3. Use the Wayback Machine to view an early version of your school’s website. Compare/contrast how much it has changed from the school’s current website. (If your school does not have an old version on there, try your previous school, EHS, or another high school in the area.)

Upload a three page document. Page 1 should have the screenshot. Page 2 should have your written comparison on the two articles and which "encyclopedia" you think is better for this topic. Page 3 should have your written comparison of the new and old websites.

FYI: Username and password for Utah's Online Library (formerly known as Pioneer Library) can be found on the first page of the Canvas Learning System, Dashboard, with other school announcements.

Pacing: complete this by the end of Week 2 of your enrollment date for this class.

02.03 Readings in argument (English 9)

 Cite strong and thorough textual evidence to support analysis of what the text says explicitly as well as inferences drawn from the text. Determine a central idea of a text and analyze its development over the course of the text, including how it emerges and is shaped and refined by specific details; provide an objective summary of the text. Analyze how the author unfolds an analysis or series of ideas or events, including the order in which the points are made, how they are introduced and developed, and the connections that are drawn between them. Delineate and evaluate the argument and specific claims in a text, assessing whether the reasoning is valid and the evidence is relevant and sufficient; identify false statements and fallacious reasoning. Determine the meaning of words and phrases as they are used in a text, including figurative, connotative, and technical meanings.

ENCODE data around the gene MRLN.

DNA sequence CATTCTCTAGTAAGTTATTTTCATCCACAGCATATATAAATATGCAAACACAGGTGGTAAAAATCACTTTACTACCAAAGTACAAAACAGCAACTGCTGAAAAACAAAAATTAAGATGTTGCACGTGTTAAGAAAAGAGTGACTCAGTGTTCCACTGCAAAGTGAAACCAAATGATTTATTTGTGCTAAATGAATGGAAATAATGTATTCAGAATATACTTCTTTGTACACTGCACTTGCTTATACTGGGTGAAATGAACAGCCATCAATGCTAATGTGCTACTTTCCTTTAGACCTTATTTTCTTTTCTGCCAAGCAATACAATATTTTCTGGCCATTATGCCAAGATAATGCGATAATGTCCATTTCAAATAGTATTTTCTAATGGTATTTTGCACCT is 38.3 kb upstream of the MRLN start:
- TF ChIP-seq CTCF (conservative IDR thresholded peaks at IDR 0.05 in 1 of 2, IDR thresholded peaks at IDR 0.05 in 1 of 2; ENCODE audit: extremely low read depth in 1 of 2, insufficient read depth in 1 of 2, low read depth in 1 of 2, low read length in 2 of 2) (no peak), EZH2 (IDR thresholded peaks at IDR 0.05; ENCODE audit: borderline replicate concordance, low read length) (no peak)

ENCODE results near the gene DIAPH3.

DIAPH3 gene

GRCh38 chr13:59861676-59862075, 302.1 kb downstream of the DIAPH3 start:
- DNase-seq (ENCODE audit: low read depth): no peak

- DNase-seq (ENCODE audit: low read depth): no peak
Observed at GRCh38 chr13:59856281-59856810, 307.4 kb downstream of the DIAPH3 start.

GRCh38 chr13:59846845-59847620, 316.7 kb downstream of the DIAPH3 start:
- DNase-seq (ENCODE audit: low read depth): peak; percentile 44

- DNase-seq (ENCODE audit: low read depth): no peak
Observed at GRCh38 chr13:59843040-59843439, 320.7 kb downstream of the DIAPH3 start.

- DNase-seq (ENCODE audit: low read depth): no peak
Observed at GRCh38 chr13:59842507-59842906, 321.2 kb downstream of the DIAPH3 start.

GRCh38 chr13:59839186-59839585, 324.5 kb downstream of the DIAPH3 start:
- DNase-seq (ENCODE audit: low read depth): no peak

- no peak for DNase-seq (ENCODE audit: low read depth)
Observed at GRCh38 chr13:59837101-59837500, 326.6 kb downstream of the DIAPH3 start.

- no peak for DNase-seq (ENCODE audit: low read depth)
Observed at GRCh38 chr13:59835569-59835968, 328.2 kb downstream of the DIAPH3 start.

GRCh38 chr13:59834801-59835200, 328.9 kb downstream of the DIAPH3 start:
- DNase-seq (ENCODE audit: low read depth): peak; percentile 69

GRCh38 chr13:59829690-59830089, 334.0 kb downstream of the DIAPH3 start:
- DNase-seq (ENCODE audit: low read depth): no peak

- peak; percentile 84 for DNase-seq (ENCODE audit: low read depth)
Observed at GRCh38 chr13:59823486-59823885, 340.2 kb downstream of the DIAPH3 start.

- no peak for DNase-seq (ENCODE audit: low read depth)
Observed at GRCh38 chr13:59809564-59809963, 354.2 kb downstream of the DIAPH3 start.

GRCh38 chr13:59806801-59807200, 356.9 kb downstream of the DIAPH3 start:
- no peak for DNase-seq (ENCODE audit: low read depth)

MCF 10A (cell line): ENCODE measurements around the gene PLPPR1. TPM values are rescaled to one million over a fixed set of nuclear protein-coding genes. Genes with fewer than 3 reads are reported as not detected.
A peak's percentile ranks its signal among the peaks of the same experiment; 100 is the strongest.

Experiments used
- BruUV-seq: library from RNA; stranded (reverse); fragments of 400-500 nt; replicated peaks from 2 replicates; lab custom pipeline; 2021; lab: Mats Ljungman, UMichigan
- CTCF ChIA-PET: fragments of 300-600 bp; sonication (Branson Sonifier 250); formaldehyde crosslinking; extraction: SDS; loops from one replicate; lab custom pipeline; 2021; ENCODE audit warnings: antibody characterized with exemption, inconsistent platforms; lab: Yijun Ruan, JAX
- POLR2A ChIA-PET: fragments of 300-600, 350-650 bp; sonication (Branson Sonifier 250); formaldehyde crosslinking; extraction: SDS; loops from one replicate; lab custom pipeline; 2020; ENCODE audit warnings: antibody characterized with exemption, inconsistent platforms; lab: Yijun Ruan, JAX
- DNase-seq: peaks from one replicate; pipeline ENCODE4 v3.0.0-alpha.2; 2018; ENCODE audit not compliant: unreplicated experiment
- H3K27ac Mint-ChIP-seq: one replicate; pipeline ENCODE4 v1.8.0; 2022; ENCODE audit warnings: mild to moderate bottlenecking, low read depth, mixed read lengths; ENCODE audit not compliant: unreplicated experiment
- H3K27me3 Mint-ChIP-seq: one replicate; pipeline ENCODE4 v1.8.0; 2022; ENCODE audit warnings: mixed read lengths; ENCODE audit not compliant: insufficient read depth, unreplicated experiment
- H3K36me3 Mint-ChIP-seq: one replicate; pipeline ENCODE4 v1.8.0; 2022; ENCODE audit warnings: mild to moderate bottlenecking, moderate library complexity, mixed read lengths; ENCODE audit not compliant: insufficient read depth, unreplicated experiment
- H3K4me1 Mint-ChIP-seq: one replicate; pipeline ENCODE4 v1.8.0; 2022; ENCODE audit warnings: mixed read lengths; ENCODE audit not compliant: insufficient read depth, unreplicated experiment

Executions in the United States, 1930-2004: Wikimedia Commons, released into public domain by author

Write a paragraph explaining what you believe about the death penalty, and why. Save the paragraph--you will need it later.

Next, read the three articles (links below) about issues surrounding the death penalty in the United States.

Copy or summarize four to six statements or examples that seem especially good to you. Be sure to include at least one from each article.